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Business News/ News / World/  Google is falling behind in AI arms race, warns senior engineer

Google is falling behind in AI arms race, warns senior engineer

  • In February, a large language model created by Meta leaked out into the open, jump-starting progress on generative AI in open-source forums.

Exterior view of Google Inc. headquarters in Mountain View, Califonia, (AP Photo/Paul Sakuma)

A senior software engineer at Google wrote a critique asserting that the internet search leader is losing its edge in artificial intelligence to the open-source community, where many independent researchers use AI technology to make rapid and unexpected advances.

The leaked document, published by consulting firm SemiAnalysis, made the rounds in tech circles on Thursday. In it, the engineer argues that Google’s rivalry with startup OpenAI had distracted from the rapid developments being made in open-source technology.

“We’ve done a lot of looking over our shoulders at OpenAI. Who will cross the next milestone? What will the next move be?" the person wrote. “But the uncomfortable truth is, we aren’t positioned to win this arms race and neither is OpenAI. While we’ve been squabbling, a third faction has been quietly eating our lunch. I’m talking, of course, about open source."

Documentation reviewed by Bloomberg shows the author of the memo is a senior software engineer at Alphabet Inc.’s Google, and a company spokesperson confirmed that it was written by an employee. The spokesperson added that the composition was not an official company strategy document. The Google engineer did not immediately respond to a request for comment.

As progress in generative artificial intelligence accelerates, employees at Google and other tech giants have engaged in spirited discussions internally and externally about the technology that is remaking their industry. Google, in particular, has come under pressure as the wild popularity of OpenAI’s chatbot ChatGPT has sparked concerns that the company may be losing its advantage in artificial intelligence, a field where it has long been a leader.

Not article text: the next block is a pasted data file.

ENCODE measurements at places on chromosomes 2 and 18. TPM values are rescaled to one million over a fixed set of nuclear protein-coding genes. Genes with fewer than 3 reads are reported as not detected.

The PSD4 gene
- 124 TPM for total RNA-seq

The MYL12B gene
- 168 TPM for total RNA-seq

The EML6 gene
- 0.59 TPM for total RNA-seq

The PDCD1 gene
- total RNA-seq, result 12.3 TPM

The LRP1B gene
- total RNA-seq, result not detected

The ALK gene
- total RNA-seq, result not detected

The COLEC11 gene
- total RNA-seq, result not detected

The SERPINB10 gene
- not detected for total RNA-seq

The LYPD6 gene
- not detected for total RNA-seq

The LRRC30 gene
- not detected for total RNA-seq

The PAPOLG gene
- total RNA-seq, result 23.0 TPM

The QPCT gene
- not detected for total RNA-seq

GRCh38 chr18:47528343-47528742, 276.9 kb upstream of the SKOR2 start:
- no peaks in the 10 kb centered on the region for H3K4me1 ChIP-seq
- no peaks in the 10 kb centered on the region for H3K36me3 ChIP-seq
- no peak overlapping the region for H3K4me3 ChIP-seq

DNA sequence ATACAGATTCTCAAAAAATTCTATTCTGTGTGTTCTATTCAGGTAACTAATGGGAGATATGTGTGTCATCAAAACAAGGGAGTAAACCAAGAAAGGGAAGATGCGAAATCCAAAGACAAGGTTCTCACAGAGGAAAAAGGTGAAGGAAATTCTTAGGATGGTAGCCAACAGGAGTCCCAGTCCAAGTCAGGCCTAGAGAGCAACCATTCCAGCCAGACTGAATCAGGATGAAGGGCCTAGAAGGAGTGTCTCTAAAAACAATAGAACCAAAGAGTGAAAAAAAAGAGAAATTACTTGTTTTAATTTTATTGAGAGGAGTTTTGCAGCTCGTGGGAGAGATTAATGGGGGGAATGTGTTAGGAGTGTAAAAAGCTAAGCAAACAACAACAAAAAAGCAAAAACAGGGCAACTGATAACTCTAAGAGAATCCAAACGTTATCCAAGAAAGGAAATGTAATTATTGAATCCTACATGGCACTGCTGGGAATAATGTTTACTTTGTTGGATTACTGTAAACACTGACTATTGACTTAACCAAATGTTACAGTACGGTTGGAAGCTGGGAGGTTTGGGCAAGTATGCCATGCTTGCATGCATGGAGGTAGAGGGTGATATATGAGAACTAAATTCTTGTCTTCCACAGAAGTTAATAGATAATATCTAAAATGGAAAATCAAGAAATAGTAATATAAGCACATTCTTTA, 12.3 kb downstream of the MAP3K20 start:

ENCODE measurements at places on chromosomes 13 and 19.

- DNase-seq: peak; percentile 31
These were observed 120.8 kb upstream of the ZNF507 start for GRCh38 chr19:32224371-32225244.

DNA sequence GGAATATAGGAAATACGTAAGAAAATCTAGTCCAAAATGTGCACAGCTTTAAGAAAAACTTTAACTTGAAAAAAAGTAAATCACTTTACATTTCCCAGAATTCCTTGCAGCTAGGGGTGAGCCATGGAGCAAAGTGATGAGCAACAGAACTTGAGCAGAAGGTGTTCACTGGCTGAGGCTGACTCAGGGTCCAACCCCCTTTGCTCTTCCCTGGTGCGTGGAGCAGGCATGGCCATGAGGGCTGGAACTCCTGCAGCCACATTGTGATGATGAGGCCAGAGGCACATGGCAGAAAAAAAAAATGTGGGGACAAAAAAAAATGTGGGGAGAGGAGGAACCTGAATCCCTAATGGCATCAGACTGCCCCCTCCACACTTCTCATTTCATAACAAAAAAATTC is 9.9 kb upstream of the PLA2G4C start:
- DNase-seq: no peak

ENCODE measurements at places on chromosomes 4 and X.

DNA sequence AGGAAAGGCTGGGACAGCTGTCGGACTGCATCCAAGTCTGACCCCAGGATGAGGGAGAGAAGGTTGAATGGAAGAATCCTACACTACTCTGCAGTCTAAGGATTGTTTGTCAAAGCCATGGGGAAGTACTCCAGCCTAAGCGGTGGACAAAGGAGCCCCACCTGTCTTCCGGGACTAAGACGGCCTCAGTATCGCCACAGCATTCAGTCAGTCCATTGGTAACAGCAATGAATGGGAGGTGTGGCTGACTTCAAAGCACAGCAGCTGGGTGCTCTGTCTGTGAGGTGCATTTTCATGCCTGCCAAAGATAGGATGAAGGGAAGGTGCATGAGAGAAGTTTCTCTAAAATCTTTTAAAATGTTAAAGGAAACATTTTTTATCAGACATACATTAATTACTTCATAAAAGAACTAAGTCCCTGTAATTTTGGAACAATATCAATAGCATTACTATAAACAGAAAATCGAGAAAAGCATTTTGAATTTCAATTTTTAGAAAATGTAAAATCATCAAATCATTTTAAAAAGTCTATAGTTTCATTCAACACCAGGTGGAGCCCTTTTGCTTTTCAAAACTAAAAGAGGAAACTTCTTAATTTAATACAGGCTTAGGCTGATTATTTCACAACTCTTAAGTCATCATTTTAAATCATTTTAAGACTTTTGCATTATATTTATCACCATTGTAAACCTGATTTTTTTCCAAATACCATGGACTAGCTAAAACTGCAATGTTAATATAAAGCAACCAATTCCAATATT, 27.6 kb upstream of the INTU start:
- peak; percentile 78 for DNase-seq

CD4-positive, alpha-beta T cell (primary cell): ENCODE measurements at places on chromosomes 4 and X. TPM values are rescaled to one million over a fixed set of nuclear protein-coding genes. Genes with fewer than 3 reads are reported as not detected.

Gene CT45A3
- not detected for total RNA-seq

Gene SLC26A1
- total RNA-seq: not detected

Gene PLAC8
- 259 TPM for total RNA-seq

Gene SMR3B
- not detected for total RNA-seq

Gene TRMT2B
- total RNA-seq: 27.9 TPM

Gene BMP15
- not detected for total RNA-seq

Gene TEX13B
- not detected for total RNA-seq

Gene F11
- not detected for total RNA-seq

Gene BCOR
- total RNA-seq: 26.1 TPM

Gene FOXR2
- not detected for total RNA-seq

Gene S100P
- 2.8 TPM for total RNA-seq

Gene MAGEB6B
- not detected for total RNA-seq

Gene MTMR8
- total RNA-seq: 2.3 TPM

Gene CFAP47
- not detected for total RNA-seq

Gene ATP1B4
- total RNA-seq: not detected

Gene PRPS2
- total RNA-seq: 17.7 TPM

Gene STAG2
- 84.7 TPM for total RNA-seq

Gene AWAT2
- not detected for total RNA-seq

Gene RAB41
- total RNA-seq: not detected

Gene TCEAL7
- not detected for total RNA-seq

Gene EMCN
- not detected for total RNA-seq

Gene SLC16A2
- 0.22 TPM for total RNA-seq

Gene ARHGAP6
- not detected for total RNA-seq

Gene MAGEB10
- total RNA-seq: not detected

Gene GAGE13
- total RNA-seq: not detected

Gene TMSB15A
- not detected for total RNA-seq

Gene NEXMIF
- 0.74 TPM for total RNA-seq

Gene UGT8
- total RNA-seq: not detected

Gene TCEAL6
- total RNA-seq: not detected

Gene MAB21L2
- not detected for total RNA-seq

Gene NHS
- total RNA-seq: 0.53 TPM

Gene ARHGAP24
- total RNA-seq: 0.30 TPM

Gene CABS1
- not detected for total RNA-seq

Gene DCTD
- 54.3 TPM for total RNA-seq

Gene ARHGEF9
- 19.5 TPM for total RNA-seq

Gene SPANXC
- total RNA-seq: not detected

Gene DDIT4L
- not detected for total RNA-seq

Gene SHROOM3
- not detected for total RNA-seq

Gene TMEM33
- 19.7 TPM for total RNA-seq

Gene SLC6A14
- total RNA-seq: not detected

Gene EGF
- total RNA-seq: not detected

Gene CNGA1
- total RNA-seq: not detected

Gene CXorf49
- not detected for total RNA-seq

Yet the author of the document asserted that the real threat to Google is coming from open-source communities, where engineers are speedily advancing models that rival the quality of those at big tech companies, and can be made more cheaply. These models, the employee said, can be faster, more customizable and more useful than Google’s own.

“We have no secret sauce," the employee wrote. “Our best hope is to learn from and collaborate with what others are doing outside Google." The author expressed concern that clients would not be willing to pay for models with such high-quality technology on offer for free.

The spokesperson for Google did not provide a comment on the content of the post. In a recent earnings call, Alphabet Chief Executive Officer Sundar Pichai said, “Our investments and breakthroughs in AI over the last decade have positioned us well," pointing to progress in developing models and working with developers and other partners. Pichai has called for AI regulation in the past, cautioning that the technology could be “very harmful," if not deployed in a thoughtful way.

In February, a large language model created by Meta leaked out into the open, jump-starting progress on generative AI in open-source forums. The model, known as LLaMA, is smaller than the models that Google and OpenAI have been touting, making it easier to work with; researchers currently have to apply to Meta to access LLaMA.

Google would do well to shift its focus to smaller more nimble models, the author argued. “Giant models are slowing us down," the engineer wrote. “In the long run, the best models are the ones which can be iterated upon quickly."

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